Patient Protection, Affordable Care Act and Politics
Regardless of political affiliation, individuals often grow concerned when considering perceived competing interests of government and their impact on topics of interest to them. The realm of healthcare is no different. Some people feel that local, state, and federal policies and legislation can be either helped or hindered by interests other than the benefit to society.
The suppliers of legislative benefits are legislators, and their primary goal is to be re-elected. Thus, legislators need to maximize their chances for re-election, which requires political support. Legislators are assumed to be rational and to make cost-benefit calculations when faced with demands for legislation. However, the legislator’s cost-benefit calculations are not the cost-benefits to society of enacting particular legislation. Instead, the benefits are the additional political support the legislator would receive from supporting legislation and the lost political support they would incur as a result of their action. When the benefit to legislators (positive political support) exceeds their costs (negative political support) they will support legislation. (page 27)
Source: Feldstein, P. (2006). The politics of health legislation: An economic perspective (3rd ed.). Chicago, IL: Health Administration Press.
- Review the Resources and reflect on efforts to repeal/replace the Affordable Care Act (ACA).
- Consider who benefits the most when policy is developed and in the context of policy implementation.
Post an explanation for how you think the cost-benefit analysis in the statement from page 27 of Feldstein (2006) affected efforts to repeal/replace the ACA. Then, explain how analyses such as the one portrayed by the Feldstein statement may affect decisions by legislative leaders in recommending or positioning national policies (e.g., Congress’ decisions impacting Medicare or Medicaid).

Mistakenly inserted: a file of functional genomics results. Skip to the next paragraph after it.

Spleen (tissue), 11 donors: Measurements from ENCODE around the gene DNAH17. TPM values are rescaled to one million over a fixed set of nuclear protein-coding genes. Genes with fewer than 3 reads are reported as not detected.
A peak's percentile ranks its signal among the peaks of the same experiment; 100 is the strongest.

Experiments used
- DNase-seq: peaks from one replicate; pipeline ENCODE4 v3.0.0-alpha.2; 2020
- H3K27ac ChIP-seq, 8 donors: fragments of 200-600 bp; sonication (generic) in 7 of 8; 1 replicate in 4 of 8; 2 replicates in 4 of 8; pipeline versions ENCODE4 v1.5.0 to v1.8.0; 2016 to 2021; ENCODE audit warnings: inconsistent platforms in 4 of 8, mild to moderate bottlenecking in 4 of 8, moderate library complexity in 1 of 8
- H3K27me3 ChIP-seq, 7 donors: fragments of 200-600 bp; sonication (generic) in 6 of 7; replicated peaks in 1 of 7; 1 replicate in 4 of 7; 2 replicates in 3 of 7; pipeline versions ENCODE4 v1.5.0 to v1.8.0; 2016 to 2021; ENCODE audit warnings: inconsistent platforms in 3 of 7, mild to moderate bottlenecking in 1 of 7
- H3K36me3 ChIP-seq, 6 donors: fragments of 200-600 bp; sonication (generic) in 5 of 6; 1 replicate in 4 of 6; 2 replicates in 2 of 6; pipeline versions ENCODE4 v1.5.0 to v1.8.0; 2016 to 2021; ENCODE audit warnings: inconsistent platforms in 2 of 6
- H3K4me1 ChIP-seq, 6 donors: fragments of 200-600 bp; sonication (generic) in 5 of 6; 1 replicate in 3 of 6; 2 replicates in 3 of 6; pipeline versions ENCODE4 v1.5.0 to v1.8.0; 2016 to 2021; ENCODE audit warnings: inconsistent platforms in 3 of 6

DUE 9/11/2019 BY NOON
part 2 Assignment
Assignment: Legislation Comparison Grid and Testimony/Advocacy Statement
As a nurse, how often have you thought to yourself, If I had anything to do about it, things would work a little differently? Increasingly, nurses are beginning to realize that they do, in fact, have a role and a voice.
Many nurses encounter daily experiences that motivate them to take on an advocacy role in hopes of impacting policies, laws, or regulations that impact healthcare issues of interest. Of course, doing so means entering the less familiar world of policy and politics. While many nurses do not initially feel prepared to operate in this space effectively, the reward is the opportunity to shape and influence future health policy.
- Select a bill that has been proposed (not one that has been enacted) using the congressional websites provided in the Learning Resources.
The Assignment: (1- to 2-page Comparison Grid; 1- to 2-page Legislation Testimony/Advocacy Statement)
Part 1: Legislation Comparison Grid
Based on the health-related bill (proposed, not enacted) you selected, complete the Legislation Comparison Grid Template. Be sure to address the following:
- Determine the legislative intent of the bill you have reviewed.
- Identify the proponents/opponents of the bill.
- Identify the target populations addressed by the bill.
- Where in the process is the bill currently? Is it in hearings or committees?
- Is it receiving press coverage?
Part 2: Legislation Testimony/Advocacy Statement
Based on the health-related bill you selected, develop a 1- to 2-page Legislation Testimony/Advocacy Statement that addresses the following:
- Advocate a position for the bill you selected and write testimony in support of your position.
- Describe how you would address the opponent to your position. Be specific and provide examples.
- Recommend at least one amendment to the bill in support of your position.
Legislation Comparison Grid Template
Use this document to complete Part 1 of the Module 2 Assessment Legislation Comparison Grid and Testimony/Advocacy Statement
Health-related Bill Name
Federal or State?
Status of the bill (Is it in hearings or committees? Is it receiving press coverage?)